As they move in, I send them a ‘welcome to your new home’ card with a letter inviting them for coffee so that we can chat and start to get to know each other. I’ve found this to be most helpful and believe that residents have too. We then meet and I explain who I am, what my background is and a little about my role. This is when I start to build a picture of who they are, their history and what makes them tick.

Depending upon their capabilities, I signpost them to activities and groups which run in the area and I tell them all about the things we have going on in our own community at Trinity. As much as my time will allow, I like to check on them as time goes by to ensure that they are settling in and offer an ear to those who want to talk and try to find support they need. As a member of a local church, which is very active in the community, I have access to some very useful resources!

Jo Marsden, Longhurst Group's Community Engagement Support Worker at Trinity Apartments, our purpose-built extra care facility near Birmingham

Jo Marsden, Longhurst Group's Community Engagement Support Worker at Trinity Apartments, our purpose-built extra care facility near Birmingham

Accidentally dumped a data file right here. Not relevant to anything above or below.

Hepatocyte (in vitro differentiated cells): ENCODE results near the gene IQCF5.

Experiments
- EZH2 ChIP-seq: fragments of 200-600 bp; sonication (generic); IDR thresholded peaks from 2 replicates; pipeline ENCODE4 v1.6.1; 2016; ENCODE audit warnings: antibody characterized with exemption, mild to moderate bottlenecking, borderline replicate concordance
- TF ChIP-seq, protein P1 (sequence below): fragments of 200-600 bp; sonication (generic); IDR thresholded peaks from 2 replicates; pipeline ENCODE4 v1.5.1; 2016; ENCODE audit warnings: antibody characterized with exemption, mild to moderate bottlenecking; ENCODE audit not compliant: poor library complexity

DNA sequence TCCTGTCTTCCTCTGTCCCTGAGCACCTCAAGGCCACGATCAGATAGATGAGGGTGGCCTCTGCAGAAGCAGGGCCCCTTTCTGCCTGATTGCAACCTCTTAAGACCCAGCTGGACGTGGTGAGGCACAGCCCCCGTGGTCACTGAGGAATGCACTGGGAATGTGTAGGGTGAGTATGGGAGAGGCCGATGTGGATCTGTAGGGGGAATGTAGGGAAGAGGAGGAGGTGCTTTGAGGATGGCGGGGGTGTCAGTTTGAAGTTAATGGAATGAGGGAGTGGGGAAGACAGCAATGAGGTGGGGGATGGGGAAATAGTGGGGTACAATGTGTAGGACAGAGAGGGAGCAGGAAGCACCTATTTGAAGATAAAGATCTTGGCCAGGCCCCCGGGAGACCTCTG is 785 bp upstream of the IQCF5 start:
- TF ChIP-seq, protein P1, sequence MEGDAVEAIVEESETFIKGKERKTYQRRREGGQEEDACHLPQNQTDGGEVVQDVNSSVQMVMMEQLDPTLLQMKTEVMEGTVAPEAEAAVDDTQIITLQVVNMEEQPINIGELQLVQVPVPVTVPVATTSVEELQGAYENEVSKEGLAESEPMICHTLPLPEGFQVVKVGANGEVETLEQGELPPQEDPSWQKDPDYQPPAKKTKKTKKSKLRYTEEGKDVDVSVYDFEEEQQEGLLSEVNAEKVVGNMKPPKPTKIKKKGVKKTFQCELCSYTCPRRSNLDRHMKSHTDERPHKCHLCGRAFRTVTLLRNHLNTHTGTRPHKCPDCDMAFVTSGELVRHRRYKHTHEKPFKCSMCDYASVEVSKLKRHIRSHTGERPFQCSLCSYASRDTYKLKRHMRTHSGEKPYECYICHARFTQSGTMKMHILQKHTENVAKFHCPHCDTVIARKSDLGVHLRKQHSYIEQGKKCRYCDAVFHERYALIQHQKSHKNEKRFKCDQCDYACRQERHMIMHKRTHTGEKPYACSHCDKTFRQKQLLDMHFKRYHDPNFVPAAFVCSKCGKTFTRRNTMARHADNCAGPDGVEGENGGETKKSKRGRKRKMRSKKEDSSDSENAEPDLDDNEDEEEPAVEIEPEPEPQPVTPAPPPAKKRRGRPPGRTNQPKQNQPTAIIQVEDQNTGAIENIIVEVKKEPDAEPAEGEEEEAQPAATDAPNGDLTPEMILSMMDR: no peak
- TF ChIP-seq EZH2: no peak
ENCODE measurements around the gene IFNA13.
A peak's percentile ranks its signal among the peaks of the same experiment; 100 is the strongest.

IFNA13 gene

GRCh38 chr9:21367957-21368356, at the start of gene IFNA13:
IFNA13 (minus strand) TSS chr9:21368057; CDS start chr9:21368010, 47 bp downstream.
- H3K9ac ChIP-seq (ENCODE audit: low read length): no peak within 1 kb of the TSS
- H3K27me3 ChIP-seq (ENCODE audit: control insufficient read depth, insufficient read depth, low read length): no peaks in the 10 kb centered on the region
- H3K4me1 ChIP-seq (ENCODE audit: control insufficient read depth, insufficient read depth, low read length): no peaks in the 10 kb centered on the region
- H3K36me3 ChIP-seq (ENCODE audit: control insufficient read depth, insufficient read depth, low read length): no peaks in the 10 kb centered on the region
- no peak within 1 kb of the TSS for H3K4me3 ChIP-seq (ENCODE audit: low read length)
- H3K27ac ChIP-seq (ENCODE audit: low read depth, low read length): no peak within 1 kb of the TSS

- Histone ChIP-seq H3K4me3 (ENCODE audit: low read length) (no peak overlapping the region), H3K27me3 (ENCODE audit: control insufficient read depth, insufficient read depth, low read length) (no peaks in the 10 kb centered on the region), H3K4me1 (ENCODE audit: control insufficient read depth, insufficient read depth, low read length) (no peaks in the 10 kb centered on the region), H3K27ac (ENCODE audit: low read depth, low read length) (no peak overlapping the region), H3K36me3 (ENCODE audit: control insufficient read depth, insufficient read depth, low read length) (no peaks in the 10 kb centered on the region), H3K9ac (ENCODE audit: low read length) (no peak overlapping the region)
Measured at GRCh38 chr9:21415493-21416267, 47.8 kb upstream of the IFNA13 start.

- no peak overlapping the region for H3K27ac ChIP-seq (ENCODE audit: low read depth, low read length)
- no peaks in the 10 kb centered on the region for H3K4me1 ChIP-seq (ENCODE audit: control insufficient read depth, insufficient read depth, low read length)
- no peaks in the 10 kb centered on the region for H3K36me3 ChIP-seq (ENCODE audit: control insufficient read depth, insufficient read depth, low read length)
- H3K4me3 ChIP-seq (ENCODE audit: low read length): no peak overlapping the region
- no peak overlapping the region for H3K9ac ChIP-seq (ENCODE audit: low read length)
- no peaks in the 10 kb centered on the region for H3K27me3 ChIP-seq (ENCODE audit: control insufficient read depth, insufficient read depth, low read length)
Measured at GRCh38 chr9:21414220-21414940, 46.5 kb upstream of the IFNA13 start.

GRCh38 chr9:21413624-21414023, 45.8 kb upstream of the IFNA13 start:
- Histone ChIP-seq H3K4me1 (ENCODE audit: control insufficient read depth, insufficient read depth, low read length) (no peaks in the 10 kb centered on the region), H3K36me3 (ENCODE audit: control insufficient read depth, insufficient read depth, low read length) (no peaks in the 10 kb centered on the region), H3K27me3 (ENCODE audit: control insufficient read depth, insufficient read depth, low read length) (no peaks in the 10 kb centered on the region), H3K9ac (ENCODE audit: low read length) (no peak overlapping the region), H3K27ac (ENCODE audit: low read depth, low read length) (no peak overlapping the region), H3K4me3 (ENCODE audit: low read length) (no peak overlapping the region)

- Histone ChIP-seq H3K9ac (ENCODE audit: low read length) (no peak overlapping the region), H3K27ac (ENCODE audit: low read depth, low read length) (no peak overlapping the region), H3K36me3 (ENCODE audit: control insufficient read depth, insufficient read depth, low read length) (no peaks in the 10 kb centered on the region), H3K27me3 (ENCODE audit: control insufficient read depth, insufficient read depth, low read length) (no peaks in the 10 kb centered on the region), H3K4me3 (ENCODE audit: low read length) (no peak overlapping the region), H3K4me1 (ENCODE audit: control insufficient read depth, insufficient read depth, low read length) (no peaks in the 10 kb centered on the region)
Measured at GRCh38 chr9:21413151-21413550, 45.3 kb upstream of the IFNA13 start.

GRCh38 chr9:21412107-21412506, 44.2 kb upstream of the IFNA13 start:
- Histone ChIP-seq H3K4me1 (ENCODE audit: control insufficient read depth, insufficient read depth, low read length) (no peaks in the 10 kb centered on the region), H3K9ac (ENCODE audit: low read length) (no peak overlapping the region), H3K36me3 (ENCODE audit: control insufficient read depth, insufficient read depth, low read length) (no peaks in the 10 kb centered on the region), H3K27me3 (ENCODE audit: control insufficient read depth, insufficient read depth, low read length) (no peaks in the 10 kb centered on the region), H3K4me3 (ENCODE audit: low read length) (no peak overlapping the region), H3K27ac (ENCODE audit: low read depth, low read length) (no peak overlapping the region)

Seeing people with a smile on their faces is so rewarding. Seeing them develop new skills and having the confidence to get out of their comfort zone gives me a real buzz.

Jo Marsden, Community Engagement Support Worker, Longhurst Group

What are the highlights from the last 12 months that you’re particularly proud of?

I think that probably our biggest achievement is the way we’ve created a slowly growing community of people who want their lives to be rich and fulfilling. I’ve said ‘our’ because the residents have to want to be part of a community in order to do so. We are doing this by bringing the local community into Trinity and taking Trinity into the local community.